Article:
The extent of our manned forays into outer space have reached no farther than the moon. Our last trip there was in 1972 but we hope to be back there by 2025 (at the soonest) on the Artemis 3 mission, which should take about three days (per Royal Museums Greenwich) to travel to the moon. NASA's explicit plan is to use these missions as a foundation on which to build missions to Mars in the 2030s.

According to NASA, the simplest, fuel-efficient route to Mars would take nine months for a one-way trip, and 21 months to go round trip. If we extrapolate the methodology used to calculate this route, a similar trip to Jupiter would take over six years just for the one-way trip. NASA also estimates that a four-person crew would need 8,000 pounds of food per year, meaning that a trip to Jupiter with four people would need to bring 48,000 pounds of food just to get there, and even more to make the return trip. Plus, the food would need to be launched into space from earth, as well as all of the life-support and scientific equipment. All of that weight will take longer to get up to speed and longer to slow down, increasing the potential timeline of the mission.

Here there be dragons

Supposing that weight is no object and we could potentially bring 100,000 pounds of food on an interplanetary odyssey to Jupiter and back, there's still the problem of getting there safely. Astronauts who leave the confines of the earth's gravity have a host of challenges to overcome. One of the most dangerous is radiation. Aside from the constant bombardment of radiation from the sun, unprotected by our magnetosphere, space travelers will have to protect themselves from a constant barrage of galactic cosmic rays which can lead to genetic damage and cancer (via Nature). It's even worse around Jupiter.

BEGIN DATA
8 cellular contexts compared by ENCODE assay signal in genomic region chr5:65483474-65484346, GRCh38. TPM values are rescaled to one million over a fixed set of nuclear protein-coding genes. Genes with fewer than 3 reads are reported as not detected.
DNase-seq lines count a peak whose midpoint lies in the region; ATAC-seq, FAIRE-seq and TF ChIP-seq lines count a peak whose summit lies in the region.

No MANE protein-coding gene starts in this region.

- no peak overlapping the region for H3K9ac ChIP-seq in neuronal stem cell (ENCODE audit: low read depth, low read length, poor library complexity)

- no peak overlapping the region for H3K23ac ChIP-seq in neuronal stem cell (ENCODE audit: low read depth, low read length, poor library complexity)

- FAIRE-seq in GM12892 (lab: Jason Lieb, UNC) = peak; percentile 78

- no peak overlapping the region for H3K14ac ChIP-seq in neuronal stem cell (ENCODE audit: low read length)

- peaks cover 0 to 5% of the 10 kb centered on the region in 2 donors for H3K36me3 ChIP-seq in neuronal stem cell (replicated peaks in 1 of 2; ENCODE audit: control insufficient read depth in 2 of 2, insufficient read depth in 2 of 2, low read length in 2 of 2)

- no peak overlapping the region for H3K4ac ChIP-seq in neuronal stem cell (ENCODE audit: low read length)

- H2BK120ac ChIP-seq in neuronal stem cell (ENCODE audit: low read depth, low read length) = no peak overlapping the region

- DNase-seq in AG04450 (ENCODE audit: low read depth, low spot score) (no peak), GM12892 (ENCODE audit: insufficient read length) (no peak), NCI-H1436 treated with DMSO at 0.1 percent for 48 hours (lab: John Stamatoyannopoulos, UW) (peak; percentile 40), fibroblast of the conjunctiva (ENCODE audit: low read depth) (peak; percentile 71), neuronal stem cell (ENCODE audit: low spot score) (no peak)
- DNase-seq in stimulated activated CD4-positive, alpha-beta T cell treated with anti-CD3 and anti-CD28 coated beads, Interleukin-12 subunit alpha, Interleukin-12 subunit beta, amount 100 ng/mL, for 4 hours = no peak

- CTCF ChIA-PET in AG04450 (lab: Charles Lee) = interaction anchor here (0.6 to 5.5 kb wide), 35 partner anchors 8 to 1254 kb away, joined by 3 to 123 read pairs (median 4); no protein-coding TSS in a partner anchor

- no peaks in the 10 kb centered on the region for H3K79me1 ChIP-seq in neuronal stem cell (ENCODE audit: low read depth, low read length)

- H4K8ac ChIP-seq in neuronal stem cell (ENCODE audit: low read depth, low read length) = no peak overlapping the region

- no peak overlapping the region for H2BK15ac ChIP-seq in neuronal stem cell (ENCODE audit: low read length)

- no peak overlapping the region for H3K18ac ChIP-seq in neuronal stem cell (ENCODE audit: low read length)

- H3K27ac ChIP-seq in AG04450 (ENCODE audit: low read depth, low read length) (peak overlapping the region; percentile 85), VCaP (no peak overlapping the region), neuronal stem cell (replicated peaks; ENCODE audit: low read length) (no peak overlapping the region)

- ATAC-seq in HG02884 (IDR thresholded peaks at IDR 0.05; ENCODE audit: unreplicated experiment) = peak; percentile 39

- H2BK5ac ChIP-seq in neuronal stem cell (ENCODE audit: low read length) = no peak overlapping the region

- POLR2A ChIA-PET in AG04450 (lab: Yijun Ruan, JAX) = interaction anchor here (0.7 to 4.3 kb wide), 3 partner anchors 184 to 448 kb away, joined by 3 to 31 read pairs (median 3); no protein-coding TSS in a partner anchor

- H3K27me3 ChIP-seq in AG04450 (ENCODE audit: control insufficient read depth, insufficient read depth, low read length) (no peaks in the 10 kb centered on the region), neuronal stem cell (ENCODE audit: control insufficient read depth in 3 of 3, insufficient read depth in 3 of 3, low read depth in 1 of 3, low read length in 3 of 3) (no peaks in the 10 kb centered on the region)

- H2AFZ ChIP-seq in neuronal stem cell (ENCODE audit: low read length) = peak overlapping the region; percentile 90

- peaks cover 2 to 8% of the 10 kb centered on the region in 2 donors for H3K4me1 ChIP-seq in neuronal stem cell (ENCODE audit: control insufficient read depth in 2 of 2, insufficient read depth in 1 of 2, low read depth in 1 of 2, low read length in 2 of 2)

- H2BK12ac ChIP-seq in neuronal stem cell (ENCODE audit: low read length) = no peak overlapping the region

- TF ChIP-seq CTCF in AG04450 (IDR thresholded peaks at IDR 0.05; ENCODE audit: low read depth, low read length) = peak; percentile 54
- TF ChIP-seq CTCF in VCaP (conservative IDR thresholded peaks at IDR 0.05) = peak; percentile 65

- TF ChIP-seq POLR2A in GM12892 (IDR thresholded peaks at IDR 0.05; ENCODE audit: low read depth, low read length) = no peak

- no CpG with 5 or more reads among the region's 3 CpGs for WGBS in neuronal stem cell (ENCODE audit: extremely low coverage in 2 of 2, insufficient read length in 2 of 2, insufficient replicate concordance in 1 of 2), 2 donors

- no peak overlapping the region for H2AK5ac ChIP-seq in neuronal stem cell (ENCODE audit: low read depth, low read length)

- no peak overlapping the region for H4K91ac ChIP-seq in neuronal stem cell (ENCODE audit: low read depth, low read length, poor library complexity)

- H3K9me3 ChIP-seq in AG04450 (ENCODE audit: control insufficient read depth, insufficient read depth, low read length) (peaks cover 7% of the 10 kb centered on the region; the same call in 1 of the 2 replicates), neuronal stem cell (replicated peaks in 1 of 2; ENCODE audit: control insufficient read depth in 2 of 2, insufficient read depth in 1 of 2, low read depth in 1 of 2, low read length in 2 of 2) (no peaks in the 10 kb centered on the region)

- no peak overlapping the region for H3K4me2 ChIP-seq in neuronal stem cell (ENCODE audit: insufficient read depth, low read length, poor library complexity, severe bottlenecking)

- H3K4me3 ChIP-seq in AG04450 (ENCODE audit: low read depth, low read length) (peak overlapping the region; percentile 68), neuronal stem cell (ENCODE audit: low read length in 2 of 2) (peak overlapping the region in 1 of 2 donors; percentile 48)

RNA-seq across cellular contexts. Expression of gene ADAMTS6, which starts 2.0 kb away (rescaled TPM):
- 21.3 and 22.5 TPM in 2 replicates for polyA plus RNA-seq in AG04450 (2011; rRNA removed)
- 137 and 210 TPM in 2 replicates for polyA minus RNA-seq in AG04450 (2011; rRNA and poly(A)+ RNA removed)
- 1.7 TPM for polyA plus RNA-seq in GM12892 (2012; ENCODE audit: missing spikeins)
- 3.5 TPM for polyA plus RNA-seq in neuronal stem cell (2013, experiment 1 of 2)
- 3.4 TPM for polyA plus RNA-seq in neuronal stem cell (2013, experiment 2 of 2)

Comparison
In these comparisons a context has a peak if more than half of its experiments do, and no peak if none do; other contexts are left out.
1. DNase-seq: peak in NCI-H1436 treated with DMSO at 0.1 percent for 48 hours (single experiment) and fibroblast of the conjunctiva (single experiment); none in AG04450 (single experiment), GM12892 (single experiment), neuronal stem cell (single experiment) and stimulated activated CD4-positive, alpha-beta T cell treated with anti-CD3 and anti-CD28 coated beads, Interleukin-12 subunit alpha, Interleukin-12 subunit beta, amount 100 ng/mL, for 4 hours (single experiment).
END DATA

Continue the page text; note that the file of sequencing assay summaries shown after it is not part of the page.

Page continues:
Spending lots of time in outer space also presents psychological challenges. Long-term space travel can lead to anxiety, worsening interactions with other crew members. Isolation from family and friends, along with a monotonous work schedule, only makes these symptoms worse. And these are problems faced by contemporary space travelers (via Clinical Neuropsychiatry, posted at the National Library of Medicine). We'll have to overcome these problems and new ones before we consider sending anyone to Mars, let alone Jupiter.

There are also physical risks. Space isn't empty, and when you're traveling at tens of thousands of miles per hour, even an impact with a grain of sand can be disastrous. And to get to Jupiter you'll have to cross the asteroid belt (via NASA).

Where would we even go?

One of the things that has always fascinated us about Jupiter is that it's a microcosm of the solar system. Just as myriad planets orbit the sun, so too does Jupiter have an entourage of heavenly bodies accompanying it on its voyage. Even though Jupiter is a gas giant with no solid surface on which to land a spacecraft, it does have 79 rocky moons which we could explore.

Four of those moons are substantially larger than the others, with gravity similar to our moon. The first three — Io, Europa, and Ganymede — are too close to Jupiter and receive too much radiation to allow humans on their surface without lots of protection. But the fourth moon, Callisto, receives significantly less radiation than the other three. It's also suspected that it has a subsurface ocean of liquid water which would make life much easier for any human visitors. (via Journal of the Washington Academy of Sciences).

In the early 2000s a study was done to assess the feasibility of a crewed mission to Callisto. It concluded that it wouldn't happen until at least the 2040s and it would require new kinds of propulsion that haven't been tested in space before. But, assuming everything falls into place, an eventual, round-trip mission could take anywhere between 652 and 1,661 days.